Saturday, December 8, 2012

A Look into the Looks of Political Figures

There are plenty of proverbs in English concerning appearance such as appearances can be deceiving, beauty is only a skin deep, you can't judge a book by its cover, and so on. However, people still hold a view that a person needs to spruce himself/herself up in accordance with the occasions. It may not be that important for a normal person, but, when it comes to the Presidential candidates, it has a huge impact on his or her career.

Let's take a look at Barack Obama, who was recently re-elected to his second term as the President of the United States of America. Is he stylish? He usually shows up in a very basic style but we must admit that he has some charisma to his look. Are there any stories in US politics where appearance played a prominent role? Of course ! One obvious story from history was the presidential battle between then-senator John F. Kennedy and then-vice president Richard Nixon in 1960. Kennedy's strapping image with his dark blue suit projected over Nixon's tepid gray one and put him into the lead in the race.











According to Albert Mehrabian, professor emeritus of psychology,UCLA, 55 percent of a person's message is received and processed based on the speaker's body language, and 38 percent on tone of voice and only 7 percent based on the content of the words. Voters have no way of knowing the candidate's inner thoughts. Therefore, they base their judgments on looks, the pasts, expressions, speech patterns and gestures.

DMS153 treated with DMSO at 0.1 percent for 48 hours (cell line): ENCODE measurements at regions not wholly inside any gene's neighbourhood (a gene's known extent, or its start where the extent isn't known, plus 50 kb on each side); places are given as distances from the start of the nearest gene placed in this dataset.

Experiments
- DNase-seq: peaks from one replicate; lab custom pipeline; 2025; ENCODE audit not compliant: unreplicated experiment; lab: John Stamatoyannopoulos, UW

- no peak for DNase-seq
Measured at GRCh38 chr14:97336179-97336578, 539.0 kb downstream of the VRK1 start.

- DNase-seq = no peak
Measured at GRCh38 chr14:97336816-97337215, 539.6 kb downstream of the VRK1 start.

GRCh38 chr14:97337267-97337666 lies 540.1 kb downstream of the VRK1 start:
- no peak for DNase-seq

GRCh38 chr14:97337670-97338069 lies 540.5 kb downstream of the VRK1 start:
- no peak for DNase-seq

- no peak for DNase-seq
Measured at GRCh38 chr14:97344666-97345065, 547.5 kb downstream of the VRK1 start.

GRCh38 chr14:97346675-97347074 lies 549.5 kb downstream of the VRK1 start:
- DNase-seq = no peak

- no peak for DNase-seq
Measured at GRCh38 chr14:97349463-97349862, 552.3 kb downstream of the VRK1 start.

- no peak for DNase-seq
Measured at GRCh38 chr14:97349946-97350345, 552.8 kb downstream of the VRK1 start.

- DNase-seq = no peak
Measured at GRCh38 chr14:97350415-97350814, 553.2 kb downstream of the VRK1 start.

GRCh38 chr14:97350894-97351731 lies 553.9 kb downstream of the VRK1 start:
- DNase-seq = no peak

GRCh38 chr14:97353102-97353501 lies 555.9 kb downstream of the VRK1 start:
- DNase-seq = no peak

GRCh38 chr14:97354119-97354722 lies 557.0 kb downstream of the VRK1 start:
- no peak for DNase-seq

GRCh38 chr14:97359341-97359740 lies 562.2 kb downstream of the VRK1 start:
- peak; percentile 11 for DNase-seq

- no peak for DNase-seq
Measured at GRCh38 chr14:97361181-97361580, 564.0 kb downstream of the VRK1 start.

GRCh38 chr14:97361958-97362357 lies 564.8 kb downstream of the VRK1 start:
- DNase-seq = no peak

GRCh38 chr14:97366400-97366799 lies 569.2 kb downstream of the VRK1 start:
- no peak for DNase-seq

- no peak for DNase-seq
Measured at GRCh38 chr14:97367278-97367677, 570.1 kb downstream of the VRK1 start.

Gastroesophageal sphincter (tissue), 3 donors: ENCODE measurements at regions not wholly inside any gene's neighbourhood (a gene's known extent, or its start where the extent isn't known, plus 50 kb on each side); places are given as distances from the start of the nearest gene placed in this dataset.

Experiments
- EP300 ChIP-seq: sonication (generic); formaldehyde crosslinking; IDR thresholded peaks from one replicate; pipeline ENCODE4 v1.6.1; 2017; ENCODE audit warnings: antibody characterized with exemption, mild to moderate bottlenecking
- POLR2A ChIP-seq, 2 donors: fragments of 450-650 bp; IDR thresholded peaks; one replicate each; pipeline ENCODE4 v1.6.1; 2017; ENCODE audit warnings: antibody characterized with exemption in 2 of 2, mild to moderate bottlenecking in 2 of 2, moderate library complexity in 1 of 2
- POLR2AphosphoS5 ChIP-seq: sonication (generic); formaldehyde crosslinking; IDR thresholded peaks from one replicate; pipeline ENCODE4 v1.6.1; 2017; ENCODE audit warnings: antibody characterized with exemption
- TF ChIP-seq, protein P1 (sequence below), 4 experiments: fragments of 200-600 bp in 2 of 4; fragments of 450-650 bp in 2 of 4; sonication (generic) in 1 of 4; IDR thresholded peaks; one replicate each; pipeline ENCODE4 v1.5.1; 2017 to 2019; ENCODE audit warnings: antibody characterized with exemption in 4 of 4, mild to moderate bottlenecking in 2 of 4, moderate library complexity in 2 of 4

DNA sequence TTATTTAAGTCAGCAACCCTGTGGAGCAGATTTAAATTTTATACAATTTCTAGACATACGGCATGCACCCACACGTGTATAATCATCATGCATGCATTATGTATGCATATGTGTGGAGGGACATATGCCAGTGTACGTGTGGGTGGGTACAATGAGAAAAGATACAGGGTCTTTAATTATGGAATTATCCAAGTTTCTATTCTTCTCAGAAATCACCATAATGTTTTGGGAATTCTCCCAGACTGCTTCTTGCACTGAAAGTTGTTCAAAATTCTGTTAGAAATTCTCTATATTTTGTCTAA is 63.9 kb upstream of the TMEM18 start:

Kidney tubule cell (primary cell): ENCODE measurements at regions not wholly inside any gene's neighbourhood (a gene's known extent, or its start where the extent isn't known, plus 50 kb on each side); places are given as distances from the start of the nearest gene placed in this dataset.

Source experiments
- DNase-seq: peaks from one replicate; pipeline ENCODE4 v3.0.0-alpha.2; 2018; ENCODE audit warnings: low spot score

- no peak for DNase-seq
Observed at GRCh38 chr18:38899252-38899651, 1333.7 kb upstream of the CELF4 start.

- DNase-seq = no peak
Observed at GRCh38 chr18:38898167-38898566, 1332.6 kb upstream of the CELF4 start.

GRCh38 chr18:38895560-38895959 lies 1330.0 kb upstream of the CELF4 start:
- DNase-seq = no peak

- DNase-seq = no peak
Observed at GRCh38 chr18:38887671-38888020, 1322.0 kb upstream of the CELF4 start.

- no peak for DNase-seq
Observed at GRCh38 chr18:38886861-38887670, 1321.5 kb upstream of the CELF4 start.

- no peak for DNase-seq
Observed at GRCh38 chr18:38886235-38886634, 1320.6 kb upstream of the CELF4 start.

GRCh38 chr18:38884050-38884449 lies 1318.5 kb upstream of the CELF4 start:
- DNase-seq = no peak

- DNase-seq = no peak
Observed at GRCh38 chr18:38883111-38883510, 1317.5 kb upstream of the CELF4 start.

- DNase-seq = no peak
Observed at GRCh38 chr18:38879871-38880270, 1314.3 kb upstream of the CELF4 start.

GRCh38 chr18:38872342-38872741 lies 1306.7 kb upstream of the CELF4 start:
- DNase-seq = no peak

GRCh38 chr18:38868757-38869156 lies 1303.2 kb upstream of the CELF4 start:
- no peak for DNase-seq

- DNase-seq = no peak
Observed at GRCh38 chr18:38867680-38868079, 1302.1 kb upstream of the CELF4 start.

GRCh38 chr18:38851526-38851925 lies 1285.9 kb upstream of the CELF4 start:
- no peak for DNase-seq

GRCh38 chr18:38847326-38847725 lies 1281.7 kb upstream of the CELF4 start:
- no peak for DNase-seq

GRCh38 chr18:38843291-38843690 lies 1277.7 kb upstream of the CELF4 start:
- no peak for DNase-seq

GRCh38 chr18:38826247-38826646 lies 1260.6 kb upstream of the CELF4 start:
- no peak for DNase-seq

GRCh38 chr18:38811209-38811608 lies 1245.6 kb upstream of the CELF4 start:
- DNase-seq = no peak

In terms of style, the two Korean presidential candidates Park Geun-hye of the Saenuri Party and Moon Jae-in of the Democratic United Party appear to prefer achromatic tones when dressing themselves. They seem to like to spruce up as naturally as possible. It might come from the teaching of Confucianism. The heart of its teaching is to appear modest and avoid aggression as much as possible. They also lack  the two axes of the 21 st century's emotional politics: tear-jerking politics and witty politics. They just give their speeches in monotonous tone while Barrack Obama beautifully put the jokes and sentimental stories in his speeches.

For Myanmar, there are only two figures showing up in all political business: the former elite of Military Junta and now the President Thein Sein, and the Noble Laureate Daw Aung San Su Kyi. The president wears traditional costumes and western suits when he thinks he needs to do so. On the other hand, the Lady dresses up in a variety of colors and styles. She is not only the political and spiritual leader of the country but she seems to be a role model and fashion icon.

For all leaders, style is an important factor. It may be based on personal choice or belief or by the spectators. But the most important thing to note here is that the looks are not what the people perceive. People just want to see their leaders' invaluable promises put into action once they've taken the throne.

MG MYO




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